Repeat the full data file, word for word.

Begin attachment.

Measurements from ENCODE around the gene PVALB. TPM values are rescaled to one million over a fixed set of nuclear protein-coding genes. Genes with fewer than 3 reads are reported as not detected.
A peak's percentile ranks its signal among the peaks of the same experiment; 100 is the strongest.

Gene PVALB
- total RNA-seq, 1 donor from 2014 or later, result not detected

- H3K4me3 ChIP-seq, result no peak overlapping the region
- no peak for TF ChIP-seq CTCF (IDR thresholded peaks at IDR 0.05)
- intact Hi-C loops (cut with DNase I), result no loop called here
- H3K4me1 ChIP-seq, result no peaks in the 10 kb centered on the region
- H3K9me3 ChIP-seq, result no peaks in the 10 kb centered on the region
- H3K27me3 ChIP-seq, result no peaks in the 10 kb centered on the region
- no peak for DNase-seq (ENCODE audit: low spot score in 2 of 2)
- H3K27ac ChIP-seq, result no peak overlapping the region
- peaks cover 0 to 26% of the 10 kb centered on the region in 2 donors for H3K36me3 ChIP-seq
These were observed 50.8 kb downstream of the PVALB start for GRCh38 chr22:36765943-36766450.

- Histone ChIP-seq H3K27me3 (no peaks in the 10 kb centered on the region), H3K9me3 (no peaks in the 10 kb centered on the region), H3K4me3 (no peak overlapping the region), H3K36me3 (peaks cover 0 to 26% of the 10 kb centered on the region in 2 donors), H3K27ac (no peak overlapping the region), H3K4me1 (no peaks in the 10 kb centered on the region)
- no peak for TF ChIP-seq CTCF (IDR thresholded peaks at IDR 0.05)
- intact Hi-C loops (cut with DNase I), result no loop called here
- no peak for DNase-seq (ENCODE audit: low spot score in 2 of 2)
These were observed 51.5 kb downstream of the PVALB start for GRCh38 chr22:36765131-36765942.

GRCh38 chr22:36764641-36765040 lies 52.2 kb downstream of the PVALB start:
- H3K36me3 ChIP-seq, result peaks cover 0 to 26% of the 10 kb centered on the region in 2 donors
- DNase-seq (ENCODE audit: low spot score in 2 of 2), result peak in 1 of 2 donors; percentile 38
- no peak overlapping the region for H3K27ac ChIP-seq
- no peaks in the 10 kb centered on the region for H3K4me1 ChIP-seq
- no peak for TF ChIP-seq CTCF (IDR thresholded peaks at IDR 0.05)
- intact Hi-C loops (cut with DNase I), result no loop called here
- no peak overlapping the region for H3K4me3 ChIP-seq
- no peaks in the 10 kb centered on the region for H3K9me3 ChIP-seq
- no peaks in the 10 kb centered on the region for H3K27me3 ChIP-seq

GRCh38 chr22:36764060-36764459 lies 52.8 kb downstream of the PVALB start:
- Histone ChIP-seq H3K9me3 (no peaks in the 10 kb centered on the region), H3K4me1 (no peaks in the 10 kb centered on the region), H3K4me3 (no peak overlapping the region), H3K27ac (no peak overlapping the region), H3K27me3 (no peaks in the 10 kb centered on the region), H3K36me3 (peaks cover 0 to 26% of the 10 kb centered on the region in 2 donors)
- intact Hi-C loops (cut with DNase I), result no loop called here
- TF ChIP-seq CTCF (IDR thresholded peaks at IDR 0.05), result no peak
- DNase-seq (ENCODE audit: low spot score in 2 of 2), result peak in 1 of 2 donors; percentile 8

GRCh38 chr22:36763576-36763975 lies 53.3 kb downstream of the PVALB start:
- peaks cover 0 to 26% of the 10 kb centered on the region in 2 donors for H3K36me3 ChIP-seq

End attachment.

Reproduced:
Measurements from ENCODE around the gene PVALB. TPM values are rescaled to one million over a fixed set of nuclear protein-coding genes. Genes with fewer than 3 reads are reported as not detected.
A peak's percentile ranks its signal among the peaks of the same experiment; 100 is the strongest.

Gene PVALB
- total RNA-seq, 1 donor from 2014 or later, result not detected

- H3K4me3 ChIP-seq, result no peak overlapping the region
- no peak for TF ChIP-seq CTCF (IDR thresholded peaks at IDR 0.05)
- intact Hi-C loops (cut with DNase I), result no loop called here
- H3K4me1 ChIP-seq, result no peaks in the 10 kb centered on the region
- H3K9me3 ChIP-seq, result no peaks in the 10 kb centered on the region
- H3K27me3 ChIP-seq, result no peaks in the 10 kb centered on the region
- no peak for DNase-seq (ENCODE audit: low spot score in 2 of 2)
- H3K27ac ChIP-seq, result no peak overlapping the region
- peaks cover 0 to 26% of the 10 kb centered on the region in 2 donors for H3K36me3 ChIP-seq
These were observed 50.8 kb downstream of the PVALB start for GRCh38 chr22:36765943-36766450.

- Histone ChIP-seq H3K27me3 (no peaks in the 10 kb centered on the region), H3K9me3 (no peaks in the 10 kb centered on the region), H3K4me3 (no peak overlapping the region), H3K36me3 (peaks cover 0 to 26% of the 10 kb centered on the region in 2 donors), H3K27ac (no peak overlapping the region), H3K4me1 (no peaks in the 10 kb centered on the region)
- no peak for TF ChIP-seq CTCF (IDR thresholded peaks at IDR 0.05)
- intact Hi-C loops (cut with DNase I), result no loop called here
- no peak for DNase-seq (ENCODE audit: low spot score in 2 of 2)
These were observed 51.5 kb downstream of the PVALB start for GRCh38 chr22:36765131-36765942.

GRCh38 chr22:36764641-36765040 lies 52.2 kb downstream of the PVALB start:
- H3K36me3 ChIP-seq, result peaks cover 0 to 26% of the 10 kb centered on the region in 2 donors
- DNase-seq (ENCODE audit: low spot score in 2 of 2), result peak in 1 of 2 donors; percentile 38
- no peak overlapping the region for H3K27ac ChIP-seq
- no peaks in the 10 kb centered on the region for H3K4me1 ChIP-seq
- no peak for TF ChIP-seq CTCF (IDR thresholded peaks at IDR 0.05)
- intact Hi-C loops (cut with DNase I), result no loop called here
- no peak overlapping the region for H3K4me3 ChIP-seq
- no peaks in the 10 kb centered on the region for H3K9me3 ChIP-seq
- no peaks in the 10 kb centered on the region for H3K27me3 ChIP-seq

GRCh38 chr22:36764060-36764459 lies 52.8 kb downstream of the PVALB start:
- Histone ChIP-seq H3K9me3 (no peaks in the 10 kb centered on the region), H3K4me1 (no peaks in the 10 kb centered on the region), H3K4me3 (no peak overlapping the region), H3K27ac (no peak overlapping the region), H3K27me3 (no peaks in the 10 kb centered on the region), H3K36me3 (peaks cover 0 to 26% of the 10 kb centered on the region in 2 donors)
- intact Hi-C loops (cut with DNase I), result no loop called here
- TF ChIP-seq CTCF (IDR thresholded peaks at IDR 0.05), result no peak
- DNase-seq (ENCODE audit: low spot score in 2 of 2), result peak in 1 of 2 donors; percentile 8

GRCh38 chr22:36763576-36763975 lies 53.3 kb downstream of the PVALB start:
- peaks cover 0 to 26% of the 10 kb centered on the region in 2 donors for H3K36me3 ChIP-seq